Dorsky Museum opens exhibition of 19th-century woven coverlets from Historic Huguenot Street collection
The Samuel Dorsky Museum of Art (Dorsky Museum) in partnership with Historic Huguenot Street (HHS) will hold an opening reception for Binary Visions: Early 19th-Century Woven Coverlets from the Collection of Historic Huguenot Street on Saturday, Oct. 16, 2010. The event begins with a gallery talk by the exhibition curators from 4 – 5 p.m. followed by a reception from 5 – 8 p.m.
The exhibition, which has been jointly organized by the Dorsky Museum and HHS, will be open from Oct. 16 – Dec. 12, 2010 and again from Jan. 26 – Mar. 18, 2011. The evening reception is a featured event of the monthly Art Along the Hudson/New Paltz Third Saturdays series of events taking place in New Paltz on Oct. 16, 2010.
Curated by Brian Wallace (Dorsky Museum) and Leslie LeFevre-Stratton (HHS), in consultation with S. Rabbit Goody (textile historian and weaver), this exhibition showcases a group of loom woven bed coverings, examining design elements characteristic of these textiles and tracing the development of local coverlet weaving in the mid-Hudson Valley.
The coverlets in this exhibition embody technical and manufacturing advances that were first made in the mid-Hudson Valley starting in the 18th-century that enabled local weavers—primarily men trained in the carpet weaving industry—to create bed covers of particularly rich and striking designs for their clientele, primarily in rural communities throughout the area.
Binary Visions will focus on a select group of coverlets chosen for their strong graphic appeal, pattern play, and optical complexity. Many of these coverlets from the HHS collection have local family provenance—originating in Ulster, Orange and Dutchess counties. United for the first time in one exhibition, the coverlets will be displayed in groups that emphasize, compare, and contrast formal design elements and embody several important weaving techniques.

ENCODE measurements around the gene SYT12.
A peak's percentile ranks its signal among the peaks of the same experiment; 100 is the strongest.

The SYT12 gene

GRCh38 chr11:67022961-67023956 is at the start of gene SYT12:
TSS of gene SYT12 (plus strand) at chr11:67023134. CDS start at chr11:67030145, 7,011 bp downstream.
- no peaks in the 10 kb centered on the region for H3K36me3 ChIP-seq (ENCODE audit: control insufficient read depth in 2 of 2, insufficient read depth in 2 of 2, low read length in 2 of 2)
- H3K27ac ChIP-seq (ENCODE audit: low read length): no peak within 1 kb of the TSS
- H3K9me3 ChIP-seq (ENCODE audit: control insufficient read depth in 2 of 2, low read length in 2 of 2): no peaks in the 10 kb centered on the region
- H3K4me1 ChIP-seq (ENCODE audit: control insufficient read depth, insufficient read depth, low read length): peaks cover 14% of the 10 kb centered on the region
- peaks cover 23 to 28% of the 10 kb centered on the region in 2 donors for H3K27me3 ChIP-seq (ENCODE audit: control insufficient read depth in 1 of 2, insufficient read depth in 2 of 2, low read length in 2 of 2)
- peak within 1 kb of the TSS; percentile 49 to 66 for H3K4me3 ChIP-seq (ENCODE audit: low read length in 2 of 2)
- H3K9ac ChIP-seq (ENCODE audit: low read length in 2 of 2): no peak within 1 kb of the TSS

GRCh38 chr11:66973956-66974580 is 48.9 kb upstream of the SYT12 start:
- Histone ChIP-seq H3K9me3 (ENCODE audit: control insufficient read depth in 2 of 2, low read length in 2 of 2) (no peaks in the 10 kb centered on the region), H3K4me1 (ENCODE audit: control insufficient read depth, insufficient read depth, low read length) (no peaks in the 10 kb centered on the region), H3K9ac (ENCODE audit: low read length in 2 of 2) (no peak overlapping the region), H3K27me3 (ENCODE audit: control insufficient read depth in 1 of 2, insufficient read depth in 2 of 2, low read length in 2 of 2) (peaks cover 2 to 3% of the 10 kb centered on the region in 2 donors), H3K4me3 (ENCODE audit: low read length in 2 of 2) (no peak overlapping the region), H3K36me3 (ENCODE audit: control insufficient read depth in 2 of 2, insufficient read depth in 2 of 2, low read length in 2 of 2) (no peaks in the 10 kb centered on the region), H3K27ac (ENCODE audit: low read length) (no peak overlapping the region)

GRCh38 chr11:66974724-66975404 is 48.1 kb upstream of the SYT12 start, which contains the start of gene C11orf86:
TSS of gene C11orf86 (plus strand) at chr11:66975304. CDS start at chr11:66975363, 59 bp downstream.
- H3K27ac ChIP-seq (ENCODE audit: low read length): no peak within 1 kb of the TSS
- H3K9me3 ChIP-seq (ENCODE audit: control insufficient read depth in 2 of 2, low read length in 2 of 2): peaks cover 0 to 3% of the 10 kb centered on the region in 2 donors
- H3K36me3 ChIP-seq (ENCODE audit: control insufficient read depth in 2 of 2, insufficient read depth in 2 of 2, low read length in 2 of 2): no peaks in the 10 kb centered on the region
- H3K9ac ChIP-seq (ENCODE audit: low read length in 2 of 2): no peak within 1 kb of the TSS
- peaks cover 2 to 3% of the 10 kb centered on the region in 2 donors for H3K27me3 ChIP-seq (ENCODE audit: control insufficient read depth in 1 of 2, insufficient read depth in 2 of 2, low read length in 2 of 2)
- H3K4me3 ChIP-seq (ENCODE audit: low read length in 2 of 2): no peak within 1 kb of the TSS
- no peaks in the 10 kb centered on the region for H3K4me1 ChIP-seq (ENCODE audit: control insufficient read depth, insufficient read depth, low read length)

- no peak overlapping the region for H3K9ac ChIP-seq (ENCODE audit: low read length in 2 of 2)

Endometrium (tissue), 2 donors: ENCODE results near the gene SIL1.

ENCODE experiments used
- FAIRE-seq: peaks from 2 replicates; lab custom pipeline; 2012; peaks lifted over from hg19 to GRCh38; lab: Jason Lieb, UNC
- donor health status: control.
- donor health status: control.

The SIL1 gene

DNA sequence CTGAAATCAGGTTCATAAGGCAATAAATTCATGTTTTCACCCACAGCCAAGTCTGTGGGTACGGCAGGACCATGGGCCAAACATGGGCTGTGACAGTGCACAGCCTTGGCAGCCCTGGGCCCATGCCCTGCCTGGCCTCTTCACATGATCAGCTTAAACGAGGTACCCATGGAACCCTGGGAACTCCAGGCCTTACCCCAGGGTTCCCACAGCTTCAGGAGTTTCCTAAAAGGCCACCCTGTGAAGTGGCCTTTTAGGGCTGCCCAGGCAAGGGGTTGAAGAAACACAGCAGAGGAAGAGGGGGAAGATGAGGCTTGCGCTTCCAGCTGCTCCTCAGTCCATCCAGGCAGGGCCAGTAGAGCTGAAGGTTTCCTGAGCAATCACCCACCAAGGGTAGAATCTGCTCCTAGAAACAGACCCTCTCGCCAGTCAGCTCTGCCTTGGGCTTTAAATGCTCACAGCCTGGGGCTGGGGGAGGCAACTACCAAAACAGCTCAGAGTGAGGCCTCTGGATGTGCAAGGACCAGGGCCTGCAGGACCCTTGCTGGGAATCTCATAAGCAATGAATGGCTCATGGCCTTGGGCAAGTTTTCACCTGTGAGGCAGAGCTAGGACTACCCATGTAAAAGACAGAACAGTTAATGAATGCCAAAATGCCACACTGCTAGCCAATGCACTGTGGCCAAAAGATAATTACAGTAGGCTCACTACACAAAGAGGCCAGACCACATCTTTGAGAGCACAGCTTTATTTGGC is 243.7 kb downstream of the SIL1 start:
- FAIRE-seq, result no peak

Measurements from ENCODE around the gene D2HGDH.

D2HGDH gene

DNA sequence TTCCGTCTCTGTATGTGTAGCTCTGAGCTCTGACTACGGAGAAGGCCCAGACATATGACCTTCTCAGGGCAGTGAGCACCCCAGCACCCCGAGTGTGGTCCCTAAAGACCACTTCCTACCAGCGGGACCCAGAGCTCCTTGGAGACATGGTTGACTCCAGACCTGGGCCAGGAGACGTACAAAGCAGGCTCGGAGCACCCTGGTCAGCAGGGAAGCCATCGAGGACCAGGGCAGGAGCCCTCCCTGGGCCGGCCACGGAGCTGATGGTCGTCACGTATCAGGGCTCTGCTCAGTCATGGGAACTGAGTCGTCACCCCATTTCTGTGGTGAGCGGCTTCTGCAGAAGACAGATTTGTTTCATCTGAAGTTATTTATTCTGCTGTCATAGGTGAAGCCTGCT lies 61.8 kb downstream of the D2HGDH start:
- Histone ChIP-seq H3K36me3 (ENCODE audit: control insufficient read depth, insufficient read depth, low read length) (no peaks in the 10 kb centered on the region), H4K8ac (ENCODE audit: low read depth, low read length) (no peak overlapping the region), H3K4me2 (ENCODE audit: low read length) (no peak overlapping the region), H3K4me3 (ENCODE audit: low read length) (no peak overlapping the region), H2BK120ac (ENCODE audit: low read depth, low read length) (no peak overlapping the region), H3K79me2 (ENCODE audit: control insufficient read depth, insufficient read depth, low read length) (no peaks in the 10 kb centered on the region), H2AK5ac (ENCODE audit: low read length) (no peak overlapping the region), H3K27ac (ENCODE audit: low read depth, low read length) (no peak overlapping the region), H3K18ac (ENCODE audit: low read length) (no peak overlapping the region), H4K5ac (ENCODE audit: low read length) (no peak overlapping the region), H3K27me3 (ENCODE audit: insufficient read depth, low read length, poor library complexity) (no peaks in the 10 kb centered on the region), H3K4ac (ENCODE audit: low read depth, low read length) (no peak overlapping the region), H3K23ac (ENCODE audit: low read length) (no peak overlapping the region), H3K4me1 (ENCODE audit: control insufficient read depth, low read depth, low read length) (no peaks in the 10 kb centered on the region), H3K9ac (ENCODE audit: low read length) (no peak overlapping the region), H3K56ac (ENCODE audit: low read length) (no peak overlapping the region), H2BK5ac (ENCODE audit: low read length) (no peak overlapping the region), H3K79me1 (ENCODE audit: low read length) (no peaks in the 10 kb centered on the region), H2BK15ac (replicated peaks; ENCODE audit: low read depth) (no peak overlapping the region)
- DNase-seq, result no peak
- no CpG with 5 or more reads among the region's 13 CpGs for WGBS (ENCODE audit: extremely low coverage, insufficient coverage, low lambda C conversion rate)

As part of its public education programming, presented in conjunction with the exhibition, the Dorsky Museum will offer free Sunday gallery tours by guest educator Kevin Cook on Sunday afternoons at 2 p.m. when the museum is open (Oct. 17, 31; Nov.7, 14, 21; Dec. 5, 12; and on six Sundays in 2011 (Feb. 6, 13, 20, 27; Mar. 6, 13). The Dorsky Museum and HHS will present a panel discussion featuring interdisciplinary perspectives on the technology and optics of coverlets on a date to be announced in Spring 2011. Visit the museum’s website for specific information about these and other programs. Once the show opens, extensive documentation about the exhibition will be available in a new section on the Historic Huguenot Street website.
Major support for this exhibition and its related programs has been provided by The Coby Foundation, Marianne Murray and Richard Rowley, with additional support from the Hudson Valley Federal Credit Union. Funding for Dorsky Museum exhibitions and programs is provided by the Friends of the Samuel Dorsky Museum of Art and the State University of New York at New Paltz.
For more information, call 845-257-3844 or visit the museum’s website at www.newpaltz.edu/museum.